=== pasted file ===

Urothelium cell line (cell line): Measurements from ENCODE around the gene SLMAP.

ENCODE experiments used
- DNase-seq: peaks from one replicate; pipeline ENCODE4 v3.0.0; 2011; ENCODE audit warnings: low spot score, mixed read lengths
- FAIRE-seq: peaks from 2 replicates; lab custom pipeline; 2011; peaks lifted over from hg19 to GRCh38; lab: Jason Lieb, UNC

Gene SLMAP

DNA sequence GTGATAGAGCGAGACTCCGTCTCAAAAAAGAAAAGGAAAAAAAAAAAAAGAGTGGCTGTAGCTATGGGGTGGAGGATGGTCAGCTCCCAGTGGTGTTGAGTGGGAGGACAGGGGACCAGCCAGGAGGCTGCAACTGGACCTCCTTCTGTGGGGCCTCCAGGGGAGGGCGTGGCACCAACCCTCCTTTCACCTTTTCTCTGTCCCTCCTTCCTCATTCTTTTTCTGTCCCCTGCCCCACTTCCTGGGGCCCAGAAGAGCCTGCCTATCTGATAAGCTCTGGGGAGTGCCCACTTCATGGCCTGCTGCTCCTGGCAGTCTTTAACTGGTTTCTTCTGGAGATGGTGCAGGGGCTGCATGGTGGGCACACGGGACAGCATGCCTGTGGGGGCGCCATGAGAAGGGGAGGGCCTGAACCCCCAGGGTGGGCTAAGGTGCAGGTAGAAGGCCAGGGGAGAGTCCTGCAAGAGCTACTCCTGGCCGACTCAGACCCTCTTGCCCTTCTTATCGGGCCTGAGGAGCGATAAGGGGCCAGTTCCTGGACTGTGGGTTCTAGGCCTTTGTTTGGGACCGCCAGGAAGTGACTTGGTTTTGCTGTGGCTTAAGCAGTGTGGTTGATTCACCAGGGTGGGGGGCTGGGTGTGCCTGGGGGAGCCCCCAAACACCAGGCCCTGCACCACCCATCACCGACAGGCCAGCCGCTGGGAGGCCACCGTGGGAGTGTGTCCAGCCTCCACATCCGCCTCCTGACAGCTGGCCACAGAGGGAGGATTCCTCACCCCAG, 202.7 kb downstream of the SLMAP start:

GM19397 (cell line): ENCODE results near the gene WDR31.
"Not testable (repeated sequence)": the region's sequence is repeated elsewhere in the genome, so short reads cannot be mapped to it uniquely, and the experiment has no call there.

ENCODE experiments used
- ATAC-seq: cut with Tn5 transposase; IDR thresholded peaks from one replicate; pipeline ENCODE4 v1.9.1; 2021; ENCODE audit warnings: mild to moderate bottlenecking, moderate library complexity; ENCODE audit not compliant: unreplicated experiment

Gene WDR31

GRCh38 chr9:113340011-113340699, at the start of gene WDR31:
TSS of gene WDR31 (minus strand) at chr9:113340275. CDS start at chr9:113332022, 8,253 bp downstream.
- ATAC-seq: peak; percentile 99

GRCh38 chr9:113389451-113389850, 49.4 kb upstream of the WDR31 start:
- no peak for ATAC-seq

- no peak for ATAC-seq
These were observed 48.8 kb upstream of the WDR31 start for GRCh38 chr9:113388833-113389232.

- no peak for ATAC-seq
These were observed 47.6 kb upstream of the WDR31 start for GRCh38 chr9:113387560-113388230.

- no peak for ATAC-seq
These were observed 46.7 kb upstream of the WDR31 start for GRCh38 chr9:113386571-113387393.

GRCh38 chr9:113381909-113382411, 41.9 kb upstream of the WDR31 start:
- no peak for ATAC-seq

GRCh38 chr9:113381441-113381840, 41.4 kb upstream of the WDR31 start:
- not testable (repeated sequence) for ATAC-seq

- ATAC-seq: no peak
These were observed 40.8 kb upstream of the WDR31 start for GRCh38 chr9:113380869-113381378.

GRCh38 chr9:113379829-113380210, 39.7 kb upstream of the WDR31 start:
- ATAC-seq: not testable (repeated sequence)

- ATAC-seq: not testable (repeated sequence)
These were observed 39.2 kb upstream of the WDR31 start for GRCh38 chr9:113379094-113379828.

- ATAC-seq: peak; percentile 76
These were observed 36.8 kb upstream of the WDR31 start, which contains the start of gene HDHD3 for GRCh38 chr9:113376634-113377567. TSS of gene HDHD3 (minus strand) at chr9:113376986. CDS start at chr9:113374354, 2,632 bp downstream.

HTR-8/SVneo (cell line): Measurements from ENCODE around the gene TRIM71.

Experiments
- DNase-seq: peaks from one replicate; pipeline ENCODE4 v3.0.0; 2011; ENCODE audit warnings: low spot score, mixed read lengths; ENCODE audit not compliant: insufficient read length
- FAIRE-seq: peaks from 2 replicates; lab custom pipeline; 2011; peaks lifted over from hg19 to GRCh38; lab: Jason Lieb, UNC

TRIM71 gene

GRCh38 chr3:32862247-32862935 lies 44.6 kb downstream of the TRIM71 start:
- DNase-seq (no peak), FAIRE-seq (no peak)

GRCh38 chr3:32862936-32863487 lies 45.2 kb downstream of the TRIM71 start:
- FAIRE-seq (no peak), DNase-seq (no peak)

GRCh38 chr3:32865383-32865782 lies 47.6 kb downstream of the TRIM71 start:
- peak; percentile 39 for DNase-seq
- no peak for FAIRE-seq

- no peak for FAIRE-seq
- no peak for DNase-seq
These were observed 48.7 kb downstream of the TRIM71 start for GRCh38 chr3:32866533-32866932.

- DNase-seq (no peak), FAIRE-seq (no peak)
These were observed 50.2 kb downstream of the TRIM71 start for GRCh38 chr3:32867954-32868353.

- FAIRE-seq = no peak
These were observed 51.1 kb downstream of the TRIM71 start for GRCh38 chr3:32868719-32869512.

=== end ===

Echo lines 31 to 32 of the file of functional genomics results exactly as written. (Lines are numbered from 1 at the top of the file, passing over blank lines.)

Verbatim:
- ATAC-seq: not testable (repeated sequence)
These were observed 39.2 kb upstream of the WDR31 start for GRCh38 chr9:113379094-113379828.